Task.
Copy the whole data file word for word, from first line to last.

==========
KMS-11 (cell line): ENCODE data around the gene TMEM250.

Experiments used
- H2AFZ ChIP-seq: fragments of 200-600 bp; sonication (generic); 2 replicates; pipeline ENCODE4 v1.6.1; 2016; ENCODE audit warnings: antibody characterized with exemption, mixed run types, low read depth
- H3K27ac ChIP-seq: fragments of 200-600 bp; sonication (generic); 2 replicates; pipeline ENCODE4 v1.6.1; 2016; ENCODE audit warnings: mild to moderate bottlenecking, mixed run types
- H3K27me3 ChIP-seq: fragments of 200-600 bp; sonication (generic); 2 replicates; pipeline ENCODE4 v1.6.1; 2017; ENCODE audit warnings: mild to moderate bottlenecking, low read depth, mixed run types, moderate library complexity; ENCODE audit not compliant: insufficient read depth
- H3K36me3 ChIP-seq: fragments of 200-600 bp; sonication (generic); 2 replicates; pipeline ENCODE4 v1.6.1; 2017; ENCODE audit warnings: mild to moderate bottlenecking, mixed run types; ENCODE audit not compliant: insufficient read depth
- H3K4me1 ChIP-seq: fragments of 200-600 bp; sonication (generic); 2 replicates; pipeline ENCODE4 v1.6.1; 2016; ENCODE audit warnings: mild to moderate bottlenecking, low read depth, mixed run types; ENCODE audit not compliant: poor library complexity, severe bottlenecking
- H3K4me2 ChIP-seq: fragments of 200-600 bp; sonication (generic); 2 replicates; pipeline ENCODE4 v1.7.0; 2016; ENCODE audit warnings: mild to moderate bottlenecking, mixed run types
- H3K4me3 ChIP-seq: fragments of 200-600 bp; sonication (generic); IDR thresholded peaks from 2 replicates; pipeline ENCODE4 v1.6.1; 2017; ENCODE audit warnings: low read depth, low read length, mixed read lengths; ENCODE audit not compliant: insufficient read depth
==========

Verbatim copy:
KMS-11 (cell line): ENCODE data around the gene TMEM250.

Experiments used
- H2AFZ ChIP-seq: fragments of 200-600 bp; sonication (generic); 2 replicates; pipeline ENCODE4 v1.6.1; 2016; ENCODE audit warnings: antibody characterized with exemption, mixed run types, low read depth
- H3K27ac ChIP-seq: fragments of 200-600 bp; sonication (generic); 2 replicates; pipeline ENCODE4 v1.6.1; 2016; ENCODE audit warnings: mild to moderate bottlenecking, mixed run types
- H3K27me3 ChIP-seq: fragments of 200-600 bp; sonication (generic); 2 replicates; pipeline ENCODE4 v1.6.1; 2017; ENCODE audit warnings: mild to moderate bottlenecking, low read depth, mixed run types, moderate library complexity; ENCODE audit not compliant: insufficient read depth
- H3K36me3 ChIP-seq: fragments of 200-600 bp; sonication (generic); 2 replicates; pipeline ENCODE4 v1.6.1; 2017; ENCODE audit warnings: mild to moderate bottlenecking, mixed run types; ENCODE audit not compliant: insufficient read depth
- H3K4me1 ChIP-seq: fragments of 200-600 bp; sonication (generic); 2 replicates; pipeline ENCODE4 v1.6.1; 2016; ENCODE audit warnings: mild to moderate bottlenecking, low read depth, mixed run types; ENCODE audit not compliant: poor library complexity, severe bottlenecking
- H3K4me2 ChIP-seq: fragments of 200-600 bp; sonication (generic); 2 replicates; pipeline ENCODE4 v1.7.0; 2016; ENCODE audit warnings: mild to moderate bottlenecking, mixed run types
- H3K4me3 ChIP-seq: fragments of 200-600 bp; sonication (generic); IDR thresholded peaks from 2 replicates; pipeline ENCODE4 v1.6.1; 2017; ENCODE audit warnings: low read depth, low read length, mixed read lengths; ENCODE audit not compliant: insufficient read depth